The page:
From a performance side of things, not everything was bad. In fact, Chatwin and Fanning are actually OK. In a way, Fanning is carrying the film when it's not focused on Cruise, and sadly, that's a good thing. At this point in his life, one would think that Cruise would be tired of playing the single guy out having fun. This film may be the end of that era, because at times, he looks almost confused in his part, and his attempts to reach out to his kids seem to be void of any real emotion at all. It is a shame, because he is a superb dramatic actor when it comes to crunch time; hopefully he's realizing that being the action star is getting a little, well, old.
DreamWorks joined a growing trend of DVD releases with War of the Worlds. You can either pay a good price for a fairly barebones release, or you can pay more than expected for an expanded edition of the film. And aside from a 15 minute look at the robots/aliens in the film, there's nothing else on this single disc DVD version. When it comes to how this disc looks, god bless cinematographer Janusz Kaminski, who is on his eighth collaboration with Spielberg, but the way this film looks is just bad. The grain and blown out whites in the film are reminiscent of Saving Private Ryan and yes, Minority Report, perhaps to compensate for occasionally noticeable seams between live action and CG shots. However, the audio tracks sound great. If nothing else, it is a loud film. I kept turning the volume down on my receiver, I was that surprised by the volume. And there's a lot of work on the low end, with deep bass noise almost constant.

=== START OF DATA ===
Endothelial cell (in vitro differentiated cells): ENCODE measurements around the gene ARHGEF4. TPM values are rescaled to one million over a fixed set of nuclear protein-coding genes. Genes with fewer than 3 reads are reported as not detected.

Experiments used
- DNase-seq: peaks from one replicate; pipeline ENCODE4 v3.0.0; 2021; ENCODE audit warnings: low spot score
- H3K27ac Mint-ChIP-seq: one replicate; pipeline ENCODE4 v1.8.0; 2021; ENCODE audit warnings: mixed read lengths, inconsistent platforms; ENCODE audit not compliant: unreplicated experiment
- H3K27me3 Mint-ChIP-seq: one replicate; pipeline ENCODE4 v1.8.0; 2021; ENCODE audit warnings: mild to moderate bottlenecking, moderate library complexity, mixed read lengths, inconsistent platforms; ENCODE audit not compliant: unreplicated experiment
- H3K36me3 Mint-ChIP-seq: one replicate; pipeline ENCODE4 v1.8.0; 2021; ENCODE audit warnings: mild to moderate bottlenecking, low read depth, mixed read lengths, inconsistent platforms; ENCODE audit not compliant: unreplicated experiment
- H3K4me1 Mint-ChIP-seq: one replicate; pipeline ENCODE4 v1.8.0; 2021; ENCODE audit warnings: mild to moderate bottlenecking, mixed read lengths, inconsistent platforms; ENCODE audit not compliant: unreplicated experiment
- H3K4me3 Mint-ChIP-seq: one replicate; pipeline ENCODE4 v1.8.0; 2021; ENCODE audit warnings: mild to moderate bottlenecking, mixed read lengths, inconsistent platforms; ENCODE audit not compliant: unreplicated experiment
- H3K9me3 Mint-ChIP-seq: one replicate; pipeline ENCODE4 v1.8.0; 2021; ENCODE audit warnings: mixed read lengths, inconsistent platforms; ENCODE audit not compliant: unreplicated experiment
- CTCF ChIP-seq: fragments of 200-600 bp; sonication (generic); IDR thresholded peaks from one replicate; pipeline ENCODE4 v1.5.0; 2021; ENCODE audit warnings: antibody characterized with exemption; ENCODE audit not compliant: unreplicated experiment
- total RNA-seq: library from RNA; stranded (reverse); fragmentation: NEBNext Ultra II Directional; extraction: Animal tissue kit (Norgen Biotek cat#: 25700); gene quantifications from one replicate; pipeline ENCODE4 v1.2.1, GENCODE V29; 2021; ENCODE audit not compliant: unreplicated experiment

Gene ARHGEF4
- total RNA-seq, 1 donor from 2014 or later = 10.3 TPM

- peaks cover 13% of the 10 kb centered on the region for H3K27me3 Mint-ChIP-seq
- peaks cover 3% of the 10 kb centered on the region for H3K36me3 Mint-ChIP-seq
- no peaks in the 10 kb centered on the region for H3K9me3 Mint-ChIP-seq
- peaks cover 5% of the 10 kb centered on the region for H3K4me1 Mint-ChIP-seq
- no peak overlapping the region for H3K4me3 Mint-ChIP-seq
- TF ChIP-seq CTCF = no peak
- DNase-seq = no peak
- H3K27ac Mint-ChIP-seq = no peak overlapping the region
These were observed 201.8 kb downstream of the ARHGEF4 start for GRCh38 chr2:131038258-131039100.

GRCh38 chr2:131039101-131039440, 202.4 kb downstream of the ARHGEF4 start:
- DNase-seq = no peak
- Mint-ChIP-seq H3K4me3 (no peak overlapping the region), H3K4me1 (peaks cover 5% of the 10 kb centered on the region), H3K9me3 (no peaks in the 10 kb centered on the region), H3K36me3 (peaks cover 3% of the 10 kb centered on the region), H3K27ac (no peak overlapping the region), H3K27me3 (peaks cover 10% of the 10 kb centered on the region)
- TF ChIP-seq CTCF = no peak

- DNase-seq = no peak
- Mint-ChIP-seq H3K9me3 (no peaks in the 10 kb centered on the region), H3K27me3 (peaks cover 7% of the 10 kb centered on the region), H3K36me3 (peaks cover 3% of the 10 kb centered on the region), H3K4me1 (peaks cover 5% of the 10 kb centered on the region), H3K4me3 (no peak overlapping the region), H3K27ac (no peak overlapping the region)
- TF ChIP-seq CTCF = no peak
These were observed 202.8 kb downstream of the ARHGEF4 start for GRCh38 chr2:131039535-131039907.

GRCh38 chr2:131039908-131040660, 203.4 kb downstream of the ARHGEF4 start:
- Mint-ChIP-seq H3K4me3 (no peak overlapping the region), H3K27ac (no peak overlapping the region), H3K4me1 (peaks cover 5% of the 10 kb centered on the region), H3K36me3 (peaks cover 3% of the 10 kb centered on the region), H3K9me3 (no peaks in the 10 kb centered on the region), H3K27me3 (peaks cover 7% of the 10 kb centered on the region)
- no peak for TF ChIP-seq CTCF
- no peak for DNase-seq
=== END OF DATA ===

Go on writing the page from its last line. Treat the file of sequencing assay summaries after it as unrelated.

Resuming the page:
Well, one has got to give points to Spielberg for making sure that Gene Barry and Anne Robinson, who were in the 1953 version, appear in cameos. And my wife was a lot more scared and enjoyed the film more than I did. I guess I'm in the minority on this. Forgive me for using Minority Report as a bit of a crutch in this review, but that's what I took away from this experience.
I didn't come into War of the Worlds expecting anything, but what disappointed me is just how directionless the film was. Most of the performances are empty, some of the CG scenes appear recycled, and I just wasn't engrossed in the film as much as I thought I'd be. If you see this on your Netflix queue, delete it. Or better yet, catch the 1953 version of the film that captured a lot more of the tension and terror in it than this remake does.
War of the Worlds is found guilty of lack of imagination. However, community service is sentenced for the cast and crew, based on their previous work.
Review content copyright © 2005 Ryan Keefer; Site layout and review format copyright © 1998 - 2016 HipClick Designs LLC
Scales of Justice
* 1.85:1 Anamorphic
* DTS 5.1 Surround (English)
* Dolby Digital 5.1 Surround (English)
* Dolby Digital 5.1 Surround (French)
* Dolby Digital 2.0 Surround (English)
Running Time: 117 Minutes
Release Year: 2005
MPAA Rating: Rated PG-13
* "Designing the Enemy: Tripods and Aliens"
* Official Site
* War of the Worlds (1953) Review